Trying to describe Amanda Palmer in one sentence is like trying to stuff all of your possessions into a sock. Musician, impresario, performance artist, and writer, Palmer was adored for her confessional punk cabaret as part of the Dresden Dolls, and gained mainstream recognition after a TED talk called “The Art of Asking” in which she pinned down the success of her solo’s album’s crowdfunding campaign. This led to a book of the same title, equally as multifaceted as its author. It’s memoir! It’s self-help! It’s crowdfunding advice for artists! It’s Amanda Palmer locked in a room scribbling something she really hopes makes sense! (At least that was the general tone of her Facebook posts about the book—happily she succeeded.)
I saw Amanda Palmer three days after breaking up with a dear friend. The performance was in a gorgeous old venue from the 1800s, down the block from the tiny apartment the friend and I had once shared. Palmer, taking the stage in a pearl-gray gown, started reading from The Art of Asking, and as someone who presents in front of strangers for a living, I was immediately taken by her depicting the artistic exchange she undertook every time she stood on top of a milk crate in Harvard Square wearing a wedding dress and a wig and handing out flowers, silently exhorting her audience to interact with her the way she wanted them to, to take the fucking flower.
Then she played “The Bed Song”, a song about not getting what you want in a relationship because you don’t ask for it, about suffering silently. And I damn near died.
My friend…well, she had a habit of telling me how she was feeling and asking me how I was feeling and I never wanted to tell her. It felt too probing, too raw, and I honestly didn’t trust her enough. Part of this stemmed from a deepening intimacy in our relationship, and part of it…I guess I was socialized to drop the white lie, to say “fine” when asked how I was. Someone asking me why I sounded upset on the phone was stabbing through a line of defense I wanted no one to penetrate. Yet I never told her why I was upset, and this ate away at us until it exploded.
What initially attracted me to Palmer’s music was its exhortation to be whole, while at the same time not being ashamed to admit you weren’t quite there yet. “Sing for the teachers who told you that you couldn’t sing!” she growls in her anthem “Sing”. “The Art of Asking” as a philosophy, taps into that same energy. There’s something empowering about making your needs known. And women, historically do not do that well. We really need a badass lady to tell us that sometimes.
Yes, I’m aware the book purports to be about crowdfunding. That is all well and good, and Palmer’s mastered it—she raised a million dollars, for chrissakes. But what underlies that one tangible success is an attitude towards life that Palmer seems to have never had, that social veneer of saying “fine” when asked how you are. She would not have inspired both the love and level of trust her fans have if she was more guarded, but what makes The Art of Asking so humbling is that even she has a learning curve. She doesn’t want to take her husband—author Neil Gaiman’s— money to cover a tour. She doesn’t know why she can’t. She just can’t. She does, eventually, and we follow her along this reluctant evolution.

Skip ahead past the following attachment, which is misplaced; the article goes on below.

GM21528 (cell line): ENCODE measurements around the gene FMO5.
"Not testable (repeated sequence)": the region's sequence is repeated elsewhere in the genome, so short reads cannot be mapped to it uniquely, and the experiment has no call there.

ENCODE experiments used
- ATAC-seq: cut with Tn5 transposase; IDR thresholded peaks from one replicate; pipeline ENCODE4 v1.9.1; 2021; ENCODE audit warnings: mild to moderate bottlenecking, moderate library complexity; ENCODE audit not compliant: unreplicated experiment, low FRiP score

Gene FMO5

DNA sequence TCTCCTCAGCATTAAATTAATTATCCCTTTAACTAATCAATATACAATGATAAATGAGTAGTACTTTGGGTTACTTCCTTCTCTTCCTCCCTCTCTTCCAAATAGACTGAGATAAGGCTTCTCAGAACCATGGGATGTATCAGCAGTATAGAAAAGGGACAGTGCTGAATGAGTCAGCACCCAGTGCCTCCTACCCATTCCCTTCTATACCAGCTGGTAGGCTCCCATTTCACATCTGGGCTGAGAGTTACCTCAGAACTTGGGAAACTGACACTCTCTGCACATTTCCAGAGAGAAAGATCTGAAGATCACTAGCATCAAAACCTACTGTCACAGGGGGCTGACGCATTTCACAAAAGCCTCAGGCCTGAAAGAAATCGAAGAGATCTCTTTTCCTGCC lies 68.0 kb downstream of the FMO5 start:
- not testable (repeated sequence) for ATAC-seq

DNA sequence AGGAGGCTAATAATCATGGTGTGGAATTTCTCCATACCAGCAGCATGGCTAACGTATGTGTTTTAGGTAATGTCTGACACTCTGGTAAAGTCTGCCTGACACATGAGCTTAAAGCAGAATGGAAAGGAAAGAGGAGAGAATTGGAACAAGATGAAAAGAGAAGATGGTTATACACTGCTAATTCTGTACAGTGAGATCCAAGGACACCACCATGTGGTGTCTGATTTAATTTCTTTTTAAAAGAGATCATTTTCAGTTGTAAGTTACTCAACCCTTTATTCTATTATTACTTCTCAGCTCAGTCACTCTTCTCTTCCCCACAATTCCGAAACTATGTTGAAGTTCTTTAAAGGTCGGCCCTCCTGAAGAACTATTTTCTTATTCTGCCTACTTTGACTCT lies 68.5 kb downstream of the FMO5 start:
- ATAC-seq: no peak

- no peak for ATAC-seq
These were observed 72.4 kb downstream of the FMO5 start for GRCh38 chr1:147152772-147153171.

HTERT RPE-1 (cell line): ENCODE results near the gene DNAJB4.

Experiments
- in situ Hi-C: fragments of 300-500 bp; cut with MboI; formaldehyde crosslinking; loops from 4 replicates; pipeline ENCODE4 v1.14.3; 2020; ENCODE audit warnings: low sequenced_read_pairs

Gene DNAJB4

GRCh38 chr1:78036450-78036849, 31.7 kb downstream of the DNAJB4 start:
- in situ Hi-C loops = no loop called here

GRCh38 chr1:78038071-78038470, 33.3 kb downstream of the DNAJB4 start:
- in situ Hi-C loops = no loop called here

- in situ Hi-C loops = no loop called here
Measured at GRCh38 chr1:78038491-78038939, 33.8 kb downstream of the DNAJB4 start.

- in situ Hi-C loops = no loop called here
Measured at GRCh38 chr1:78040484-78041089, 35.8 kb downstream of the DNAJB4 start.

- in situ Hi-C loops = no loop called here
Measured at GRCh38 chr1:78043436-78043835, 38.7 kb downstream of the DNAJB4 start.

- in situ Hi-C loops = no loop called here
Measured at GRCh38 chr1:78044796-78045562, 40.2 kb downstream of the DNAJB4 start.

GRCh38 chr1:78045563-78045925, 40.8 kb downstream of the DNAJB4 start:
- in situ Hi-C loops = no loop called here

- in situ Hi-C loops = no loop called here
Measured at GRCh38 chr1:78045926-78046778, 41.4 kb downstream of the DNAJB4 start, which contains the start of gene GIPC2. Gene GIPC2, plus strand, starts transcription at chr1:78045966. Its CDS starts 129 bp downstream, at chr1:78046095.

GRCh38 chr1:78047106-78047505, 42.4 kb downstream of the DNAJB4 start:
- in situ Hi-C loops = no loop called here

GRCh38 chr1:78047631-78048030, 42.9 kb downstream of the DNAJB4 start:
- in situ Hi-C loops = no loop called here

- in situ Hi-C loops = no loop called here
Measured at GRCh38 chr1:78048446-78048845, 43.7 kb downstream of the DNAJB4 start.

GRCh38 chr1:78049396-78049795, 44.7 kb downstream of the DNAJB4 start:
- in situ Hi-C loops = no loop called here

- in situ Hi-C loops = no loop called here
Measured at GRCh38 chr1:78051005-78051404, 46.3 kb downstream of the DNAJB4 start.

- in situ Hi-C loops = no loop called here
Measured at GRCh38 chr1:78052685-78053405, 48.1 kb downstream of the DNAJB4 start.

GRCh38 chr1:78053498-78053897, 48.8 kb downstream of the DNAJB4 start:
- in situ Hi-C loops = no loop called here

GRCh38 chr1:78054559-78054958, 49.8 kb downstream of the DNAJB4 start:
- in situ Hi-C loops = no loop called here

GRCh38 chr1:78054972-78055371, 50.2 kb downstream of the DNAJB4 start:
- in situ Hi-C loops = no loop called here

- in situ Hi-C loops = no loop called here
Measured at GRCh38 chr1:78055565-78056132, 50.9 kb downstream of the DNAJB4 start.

Palmer’s writing brims with pithy scenes and anecdotes, often about her trusted confidante Anthony, who does things like tell her stories about a dog who won’t get off a nail even though he’s hollering because it doesn’t hurt enough yet. In a scene that made me bust out crying, Amanda laments that she married a partner who just can’t dance, who sits in the corner at bars, and really doesn’t seem to have anything going for him (poor Neil Gaiman). But as she lists off these insurmountable flaws to Anthony it occurs to her that Neil…sees her…and that this seeing is a form of unconditional love. A few paragraphs later, she writes, “it is really hard to love people unconditionally when they can hurt you.”
It’s these finer details that I think will stick with readers rather than some grandiose thesis tied to an internet activity. They illustrate the art of asking itself in action, an art that is tied to both being able to ask for the space to say how you are and to accept who you are. And it’s a lesson every woman, every person who feels that they have no choice but to accept their marginalization, should hear, even if you think you’ve got it down. Friends have told me that I have no filter, that I am the least passive aggressive person they know, that I say what I mean. That still doesn’t mean I don’t have trouble saying what I need to say.
What if you don’t want to be the brash, confrontational Palmer? I don’t think you have to be. Asking is not confrontational. It’s a right. And look, it doesn’t always work. But it’s a form of nourishment that we shouldn’t deny ourselves just because we don’t know what other people might do. Because, as Amanda Palmer might crow with tremendous affirmation, “I am exactly the person that I want to be.”